The following approximate operating schedule for services leaving Tirana was provided by the tourist information office there. Tirana Furgon Departures Buses are cheaper, more comfortable and run on a set timetable though it is very difficult to find printed schedulesand they are generally well regulated. There are different bus stations in Tirana for different destinations.

The following timetable for services leaving Tirana was provided by the tourist information office there on the 4th of September Tirana Bus Departures One publicly-edited list of the departure locations and times of furgons and buses in Albania may be found at: The latest bus schedules are available hereverified by locals and including detailed information about the bus stops, their GPS coordinates, prices etc. By train[ edit ] A train ride is a must, as there are few such enjoyments in Europe these days.

Tickets are very cheap, journeys are very long, and the views and the atmosphere are usually priceless.

Tirana - Wikipedia

Among the things you will see along this unforgettable journey are people working their land with primitive tools, beautiful landscapes and wild terrains, houses under construction with various things hung on them to ward off the evil eye, and a chance to meet interesting passengers, mainly from rural areas. At most stations you'll find people selling sunflower seeds, fruits, chewing gum and many other different things. No direct service to Tirana has operated since Septemberdue to planned relocation of the capital's only railway station and redevelopment of the previous site into a residential area.

Kashar is thus the closest rail station, at a distance of approximately 10 kilometres. The station was completely renovated in May Rail replacement bus services are reportedly operating between the old station sites at Tirana and Kashar, departing twenty minutes prior to the advertised train departure from the Kashar station. Train timetables are available here: Albanian trains are still in relatively poor condition.

Wealthier Albanians never use trains and, if not traveling in their own cars, use the many mini-buses. On the other hand, trains offer more space than the often overloaded minibuses.

No service has operated between Librazhd and Pogradec since By car[ edit ] Roads between important destinations have been re-paved and fixed recently and offer most of the security measures one would expect on a highway. There are no fees for using the highways. Beware of minor roads: It seems that all the expensive cars in Albania are SUVs rather than low-slung sports cars - and for good reason. Consult the locals in advance if you are planning to travel away from a highway.

Highways have frequent changes in speed limit, sometimes with little apparent reason, and there are frequent police mobile speed checks.

Police will stop you if you have not turned on your car lights. Police will often stop foreign cars often owned by Albanian and Kosovan expats returned homewhich seem to be good targets for extracting fines or other money.

You know you are dating an Albanian when…

However, it seems that once the police recognize you as a foreign driver, they wave you on with minimal fuss, sometimes without even checking your documents. Expect to be stopped by police once per hour while driving in Albania that frequently!

Beware of temporary lane closures and temporary rules such as no left turn which serve no apparent purpose but are watched by police who are ready to stop you if you misinterpret the confusing signs. Make sure you travel with a proper driver's license and insurance documents ask your car hire company for these to present to the police.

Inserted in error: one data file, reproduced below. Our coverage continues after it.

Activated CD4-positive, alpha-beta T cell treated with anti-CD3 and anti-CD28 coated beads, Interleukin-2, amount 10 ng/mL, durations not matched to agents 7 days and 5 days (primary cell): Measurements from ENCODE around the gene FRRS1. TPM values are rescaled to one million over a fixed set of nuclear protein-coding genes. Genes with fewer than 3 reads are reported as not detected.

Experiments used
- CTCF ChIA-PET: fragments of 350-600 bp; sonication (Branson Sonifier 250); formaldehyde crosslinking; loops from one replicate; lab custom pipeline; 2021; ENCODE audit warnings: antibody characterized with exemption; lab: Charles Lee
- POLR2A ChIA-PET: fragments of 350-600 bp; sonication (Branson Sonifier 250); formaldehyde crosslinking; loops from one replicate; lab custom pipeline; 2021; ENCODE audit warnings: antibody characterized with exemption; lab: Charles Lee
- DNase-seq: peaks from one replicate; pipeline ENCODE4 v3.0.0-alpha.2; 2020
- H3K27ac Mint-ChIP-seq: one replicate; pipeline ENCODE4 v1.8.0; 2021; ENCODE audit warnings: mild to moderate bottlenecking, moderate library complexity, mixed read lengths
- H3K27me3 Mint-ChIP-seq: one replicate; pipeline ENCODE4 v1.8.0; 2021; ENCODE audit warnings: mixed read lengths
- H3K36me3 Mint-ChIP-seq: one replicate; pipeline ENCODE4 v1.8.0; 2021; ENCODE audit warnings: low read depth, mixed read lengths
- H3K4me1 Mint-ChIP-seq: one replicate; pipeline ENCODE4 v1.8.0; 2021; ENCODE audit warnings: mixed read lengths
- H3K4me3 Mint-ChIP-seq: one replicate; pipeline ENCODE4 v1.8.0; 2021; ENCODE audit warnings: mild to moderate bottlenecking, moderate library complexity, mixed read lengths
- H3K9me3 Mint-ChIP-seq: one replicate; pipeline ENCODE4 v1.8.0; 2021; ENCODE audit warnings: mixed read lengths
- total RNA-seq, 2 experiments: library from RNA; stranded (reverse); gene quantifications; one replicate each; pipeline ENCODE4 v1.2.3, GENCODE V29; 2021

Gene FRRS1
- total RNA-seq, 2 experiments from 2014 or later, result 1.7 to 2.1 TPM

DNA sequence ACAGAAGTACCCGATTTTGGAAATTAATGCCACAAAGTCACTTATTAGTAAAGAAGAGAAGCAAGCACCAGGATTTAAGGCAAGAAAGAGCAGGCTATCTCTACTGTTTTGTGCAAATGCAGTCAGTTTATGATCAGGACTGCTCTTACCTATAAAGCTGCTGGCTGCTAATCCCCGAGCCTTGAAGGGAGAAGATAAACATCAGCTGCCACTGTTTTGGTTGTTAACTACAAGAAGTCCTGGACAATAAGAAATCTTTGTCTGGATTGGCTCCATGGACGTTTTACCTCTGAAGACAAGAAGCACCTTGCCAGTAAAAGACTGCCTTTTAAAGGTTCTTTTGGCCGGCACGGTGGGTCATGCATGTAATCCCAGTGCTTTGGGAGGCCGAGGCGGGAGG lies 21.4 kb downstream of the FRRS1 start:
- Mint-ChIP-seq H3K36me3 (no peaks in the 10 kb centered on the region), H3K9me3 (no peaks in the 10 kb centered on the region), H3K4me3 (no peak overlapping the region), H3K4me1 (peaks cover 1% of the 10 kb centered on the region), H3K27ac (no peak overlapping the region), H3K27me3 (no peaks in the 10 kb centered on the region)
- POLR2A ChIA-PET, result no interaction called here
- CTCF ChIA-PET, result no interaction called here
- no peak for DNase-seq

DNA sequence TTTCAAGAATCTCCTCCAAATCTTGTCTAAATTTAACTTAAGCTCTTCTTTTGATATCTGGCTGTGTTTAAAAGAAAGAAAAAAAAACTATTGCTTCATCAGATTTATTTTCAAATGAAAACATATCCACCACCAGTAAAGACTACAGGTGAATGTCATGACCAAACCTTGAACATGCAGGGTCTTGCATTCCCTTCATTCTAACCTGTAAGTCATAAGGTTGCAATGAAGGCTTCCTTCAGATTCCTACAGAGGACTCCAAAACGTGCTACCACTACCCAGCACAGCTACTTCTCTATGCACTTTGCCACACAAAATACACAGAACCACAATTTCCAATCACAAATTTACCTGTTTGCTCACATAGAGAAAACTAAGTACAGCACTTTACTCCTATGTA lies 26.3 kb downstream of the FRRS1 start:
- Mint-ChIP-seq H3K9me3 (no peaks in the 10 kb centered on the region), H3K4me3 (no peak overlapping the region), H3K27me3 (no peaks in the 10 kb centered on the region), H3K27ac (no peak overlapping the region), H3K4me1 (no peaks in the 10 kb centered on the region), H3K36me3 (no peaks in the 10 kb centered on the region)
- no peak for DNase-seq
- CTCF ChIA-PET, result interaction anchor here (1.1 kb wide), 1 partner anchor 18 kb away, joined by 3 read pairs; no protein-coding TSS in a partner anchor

Car-driving behavior on the highways is not as orderly as elsewhere in Europe. Expect cars to pull out in front of you, little use of indicators, and hair-raising overtaking. Lanes on dual or triple carriageways tend to be observed. Also expect pedestrians, horses or donkeys to cross highways or walk on them.

Especially beware of cows on the motorway. Navigation is pretty easy, although some maps of the country are out-of-date or contain errors. It is strongly recommended to have an up-to-date GPS in your vehicle, as new roads are constantly being added to the Albanian road network.

In case the GPS does not work, have a paper or internet-based map available as an alternative. In the cities, especially Tirana, many roads are being upgraded and fixed. As a result, traveling by car inside the city is slow. Be aware that Tirana in particular suffers from great traffic congestion during mornings and midday. It is a typical Mediterranean road, and offers an amazing view of the sea from the mountains. Gypsy and beggar children may approach your car at major stop lights. Nudge slightly forward to get them off your car and, if necessary, go into the traffic intersection to get rid of them.

The locals will understand. Note that around Greek holiday seasons, including Orthodox Easter, the roads leading to and from Greece can be crowded with cars with Greek plates of Albanian immigrants going to Albania or returning to Greece after their holidays.

Renting a car is a good option to choose, but the practice is fairly new in the country. Rental companies are available mainly at the Tirana Airport and in Tirana proper. Various travel agencies may offer such services as well. By bicycle[ edit ] There is a lack of respect for people riding on bikes on the highways. Also, there are few places to put your bike. These and other challenges make Albania a difficult cycling destination, but a rewarding one.

Often asking around to see if you can stay in somebody's home or camp in their garden is the only option. Food and water are easily available in the many roadside cafes and bars. It is OK to camp in all not-strictly-private places, and even if a place is private, there should be no problem with your stay; just ask someone if you are in doubt.

Be aware that it's very hard to get parts or repairs for modern bicycles. Be careful with the dogs while riding bicycle Many stray dogs walking the roads, some of them in groups and can be dangerous.